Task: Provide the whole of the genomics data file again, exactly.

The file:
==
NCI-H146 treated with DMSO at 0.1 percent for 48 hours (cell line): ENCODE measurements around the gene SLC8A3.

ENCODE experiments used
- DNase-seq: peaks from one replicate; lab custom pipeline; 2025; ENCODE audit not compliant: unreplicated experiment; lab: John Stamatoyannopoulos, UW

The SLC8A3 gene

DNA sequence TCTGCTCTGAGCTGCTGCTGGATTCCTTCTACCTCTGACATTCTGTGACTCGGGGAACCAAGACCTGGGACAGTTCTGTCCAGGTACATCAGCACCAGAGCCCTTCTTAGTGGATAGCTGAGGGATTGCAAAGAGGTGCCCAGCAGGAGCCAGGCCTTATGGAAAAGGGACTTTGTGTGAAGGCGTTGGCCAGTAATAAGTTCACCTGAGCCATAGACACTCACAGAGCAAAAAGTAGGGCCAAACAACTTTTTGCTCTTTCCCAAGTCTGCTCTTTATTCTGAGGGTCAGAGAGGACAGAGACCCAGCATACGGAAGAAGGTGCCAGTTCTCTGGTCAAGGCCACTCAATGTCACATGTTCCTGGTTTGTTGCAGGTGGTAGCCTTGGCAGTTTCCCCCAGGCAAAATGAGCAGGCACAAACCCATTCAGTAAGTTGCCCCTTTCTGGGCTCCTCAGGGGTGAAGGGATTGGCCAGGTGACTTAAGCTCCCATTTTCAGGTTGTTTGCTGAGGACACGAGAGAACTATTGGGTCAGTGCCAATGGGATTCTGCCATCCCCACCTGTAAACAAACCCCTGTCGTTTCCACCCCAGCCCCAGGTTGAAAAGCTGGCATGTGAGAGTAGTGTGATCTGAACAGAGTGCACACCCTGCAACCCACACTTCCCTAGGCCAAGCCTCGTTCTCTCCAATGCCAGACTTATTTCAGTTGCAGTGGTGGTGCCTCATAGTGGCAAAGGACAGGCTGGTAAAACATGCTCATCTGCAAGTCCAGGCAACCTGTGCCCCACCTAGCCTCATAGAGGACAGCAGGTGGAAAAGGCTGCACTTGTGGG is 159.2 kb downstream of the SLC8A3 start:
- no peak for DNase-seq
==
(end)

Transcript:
NCI-H146 treated with DMSO at 0.1 percent for 48 hours (cell line): ENCODE measurements around the gene SLC8A3.

ENCODE experiments used
- DNase-seq: peaks from one replicate; lab custom pipeline; 2025; ENCODE audit not compliant: unreplicated experiment; lab: John Stamatoyannopoulos, UW

The SLC8A3 gene

DNA sequence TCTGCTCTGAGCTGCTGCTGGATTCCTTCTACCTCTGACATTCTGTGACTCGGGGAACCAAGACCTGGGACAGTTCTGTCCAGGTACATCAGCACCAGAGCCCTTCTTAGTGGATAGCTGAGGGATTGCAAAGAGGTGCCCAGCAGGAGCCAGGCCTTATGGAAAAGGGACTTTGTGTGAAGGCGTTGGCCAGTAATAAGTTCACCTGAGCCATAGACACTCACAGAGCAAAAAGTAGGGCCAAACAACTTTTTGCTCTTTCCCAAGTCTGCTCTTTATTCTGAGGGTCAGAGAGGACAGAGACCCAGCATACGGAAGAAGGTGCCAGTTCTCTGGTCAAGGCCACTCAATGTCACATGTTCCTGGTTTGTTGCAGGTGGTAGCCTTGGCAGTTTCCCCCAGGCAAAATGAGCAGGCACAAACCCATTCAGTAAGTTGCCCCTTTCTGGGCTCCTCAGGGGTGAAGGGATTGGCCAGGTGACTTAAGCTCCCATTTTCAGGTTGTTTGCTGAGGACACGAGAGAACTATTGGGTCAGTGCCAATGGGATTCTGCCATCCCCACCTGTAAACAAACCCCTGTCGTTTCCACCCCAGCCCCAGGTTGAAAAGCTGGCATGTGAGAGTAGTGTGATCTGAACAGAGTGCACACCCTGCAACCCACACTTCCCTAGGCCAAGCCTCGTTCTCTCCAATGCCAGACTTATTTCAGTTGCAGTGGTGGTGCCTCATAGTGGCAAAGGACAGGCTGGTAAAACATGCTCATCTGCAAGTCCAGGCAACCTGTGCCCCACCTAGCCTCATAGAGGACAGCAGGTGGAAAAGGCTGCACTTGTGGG is 159.2 kb downstream of the SLC8A3 start:
- no peak for DNase-seq